Doctoral Researcher Ewa Stefanska, together with Professor Anthony Beech (pictured, right) and Daz Bishopp, has published a paper in the Journal of Criminal Justice which explores offence pathways of non-serial sexual killers, with a focus on whether the pathways of those with a previous conviction for rape or attempted rape differed from those who had no such convictions.
A total of 129 non-serial male sexual killers of females aged 14 years or over, who had been convicted and served a custodial sentence within the UK Prison Service, were included in the study. Multidimensional Scaling Analysis, TwoStep cluster analysis and Chi-square analysis were used to evaluate cognitive problems, sexual and behavioral interests, modus operandi and crime scene characteristics.
The study provided support for the existence of three different pathways to offending: deviancy, grievance and sexually driven. Offenders with a previous offence for rape/attempted rape clustered significantly into the sexually driven group. The authors conclude that sexual killers who fit more closely into the sexually driven group were found to have treatment needs similar to sexual aggressors who have not killed. In addition, the authors propose that more consideration should be given to how cases are selected for study in order for research to better advance our knowledge of sexual homicide.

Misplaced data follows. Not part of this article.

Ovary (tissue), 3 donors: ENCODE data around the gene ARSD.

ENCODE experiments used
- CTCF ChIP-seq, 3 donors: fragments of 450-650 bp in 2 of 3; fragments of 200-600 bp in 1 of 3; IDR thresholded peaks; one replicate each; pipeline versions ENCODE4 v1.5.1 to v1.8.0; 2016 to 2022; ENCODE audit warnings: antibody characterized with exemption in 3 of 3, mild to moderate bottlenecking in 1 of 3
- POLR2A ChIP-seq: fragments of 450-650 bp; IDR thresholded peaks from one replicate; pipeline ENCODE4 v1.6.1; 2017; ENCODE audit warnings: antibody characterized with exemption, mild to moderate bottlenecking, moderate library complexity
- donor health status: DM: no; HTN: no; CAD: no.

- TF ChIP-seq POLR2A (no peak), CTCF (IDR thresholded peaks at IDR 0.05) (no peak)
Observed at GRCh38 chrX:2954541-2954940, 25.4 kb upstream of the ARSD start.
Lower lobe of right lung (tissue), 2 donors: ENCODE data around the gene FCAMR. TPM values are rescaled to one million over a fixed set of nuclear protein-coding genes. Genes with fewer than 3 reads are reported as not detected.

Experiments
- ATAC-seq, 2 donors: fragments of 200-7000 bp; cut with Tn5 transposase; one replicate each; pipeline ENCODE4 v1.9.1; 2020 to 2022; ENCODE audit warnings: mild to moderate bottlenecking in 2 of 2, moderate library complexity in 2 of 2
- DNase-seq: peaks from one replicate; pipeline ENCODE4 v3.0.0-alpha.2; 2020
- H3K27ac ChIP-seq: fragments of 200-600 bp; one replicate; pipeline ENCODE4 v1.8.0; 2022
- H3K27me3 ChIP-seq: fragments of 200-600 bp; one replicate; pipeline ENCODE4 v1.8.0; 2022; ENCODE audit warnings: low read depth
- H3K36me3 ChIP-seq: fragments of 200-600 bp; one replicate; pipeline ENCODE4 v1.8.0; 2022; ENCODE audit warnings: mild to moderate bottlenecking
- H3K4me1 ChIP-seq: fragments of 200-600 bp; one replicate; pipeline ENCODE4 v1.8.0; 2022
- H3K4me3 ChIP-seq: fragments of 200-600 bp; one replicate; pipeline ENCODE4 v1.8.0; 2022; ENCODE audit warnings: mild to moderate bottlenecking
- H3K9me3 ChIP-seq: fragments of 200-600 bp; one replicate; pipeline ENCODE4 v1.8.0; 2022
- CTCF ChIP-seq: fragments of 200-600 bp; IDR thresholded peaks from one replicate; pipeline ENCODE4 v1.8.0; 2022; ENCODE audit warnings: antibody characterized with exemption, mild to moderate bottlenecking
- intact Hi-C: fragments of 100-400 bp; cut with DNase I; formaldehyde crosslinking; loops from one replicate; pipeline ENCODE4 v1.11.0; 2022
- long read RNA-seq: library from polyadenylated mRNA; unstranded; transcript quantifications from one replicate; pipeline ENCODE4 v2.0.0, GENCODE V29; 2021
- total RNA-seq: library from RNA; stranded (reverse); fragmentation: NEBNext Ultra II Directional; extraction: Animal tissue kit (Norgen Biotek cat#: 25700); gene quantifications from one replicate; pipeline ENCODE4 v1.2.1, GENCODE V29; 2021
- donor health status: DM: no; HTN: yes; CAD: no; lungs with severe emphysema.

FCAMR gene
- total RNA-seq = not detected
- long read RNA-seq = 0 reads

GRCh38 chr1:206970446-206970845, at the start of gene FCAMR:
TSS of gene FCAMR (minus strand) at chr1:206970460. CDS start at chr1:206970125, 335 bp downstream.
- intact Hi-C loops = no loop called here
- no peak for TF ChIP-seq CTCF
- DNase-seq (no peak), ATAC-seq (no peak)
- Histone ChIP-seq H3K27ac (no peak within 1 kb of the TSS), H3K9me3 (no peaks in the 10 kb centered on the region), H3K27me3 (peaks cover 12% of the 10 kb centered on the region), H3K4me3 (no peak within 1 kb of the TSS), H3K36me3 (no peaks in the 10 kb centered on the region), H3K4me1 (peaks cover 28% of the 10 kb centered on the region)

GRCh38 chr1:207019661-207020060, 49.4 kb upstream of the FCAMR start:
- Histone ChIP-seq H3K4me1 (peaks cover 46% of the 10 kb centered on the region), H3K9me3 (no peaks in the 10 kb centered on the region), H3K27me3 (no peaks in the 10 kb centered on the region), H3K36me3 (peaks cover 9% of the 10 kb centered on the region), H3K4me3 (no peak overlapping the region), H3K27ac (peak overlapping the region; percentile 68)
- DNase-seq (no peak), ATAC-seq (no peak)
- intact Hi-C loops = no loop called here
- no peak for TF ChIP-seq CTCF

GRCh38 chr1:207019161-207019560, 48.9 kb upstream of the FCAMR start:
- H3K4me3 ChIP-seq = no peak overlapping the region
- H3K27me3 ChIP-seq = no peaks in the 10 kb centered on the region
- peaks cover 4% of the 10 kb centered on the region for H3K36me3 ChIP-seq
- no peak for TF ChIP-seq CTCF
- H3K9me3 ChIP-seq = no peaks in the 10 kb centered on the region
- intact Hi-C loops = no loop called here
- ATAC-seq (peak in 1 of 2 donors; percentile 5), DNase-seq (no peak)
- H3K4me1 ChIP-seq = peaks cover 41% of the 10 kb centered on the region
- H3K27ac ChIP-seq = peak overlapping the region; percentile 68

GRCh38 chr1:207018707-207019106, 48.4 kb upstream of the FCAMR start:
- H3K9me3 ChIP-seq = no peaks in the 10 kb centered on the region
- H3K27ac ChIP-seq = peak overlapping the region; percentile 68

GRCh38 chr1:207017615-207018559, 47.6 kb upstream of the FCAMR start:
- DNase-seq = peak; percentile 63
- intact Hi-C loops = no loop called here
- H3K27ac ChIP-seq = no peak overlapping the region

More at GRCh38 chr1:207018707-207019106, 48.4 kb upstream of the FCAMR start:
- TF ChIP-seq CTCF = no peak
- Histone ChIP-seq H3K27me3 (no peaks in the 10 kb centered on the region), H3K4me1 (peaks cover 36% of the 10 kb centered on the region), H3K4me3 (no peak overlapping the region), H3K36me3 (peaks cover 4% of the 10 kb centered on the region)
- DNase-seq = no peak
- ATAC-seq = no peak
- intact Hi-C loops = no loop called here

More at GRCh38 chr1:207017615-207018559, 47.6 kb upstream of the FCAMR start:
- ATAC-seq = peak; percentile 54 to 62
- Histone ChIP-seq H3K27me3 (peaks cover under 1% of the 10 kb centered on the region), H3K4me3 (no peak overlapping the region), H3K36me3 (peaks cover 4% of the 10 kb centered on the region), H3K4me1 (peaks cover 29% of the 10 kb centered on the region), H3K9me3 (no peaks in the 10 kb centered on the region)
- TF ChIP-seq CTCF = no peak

The paper has been presented at the 33rd Annual Research and Treatment Conference in San Diego as well as the Sexual Homicide Conference in Scotland early this year.
Stefanska, E. B., Carter, A. J., Higgs, T., Bishopp, D., & Beech, A. R. (2015). Offense pathways to non-serial sexual killers. Journal of Criminal Justice, 43, 99–107.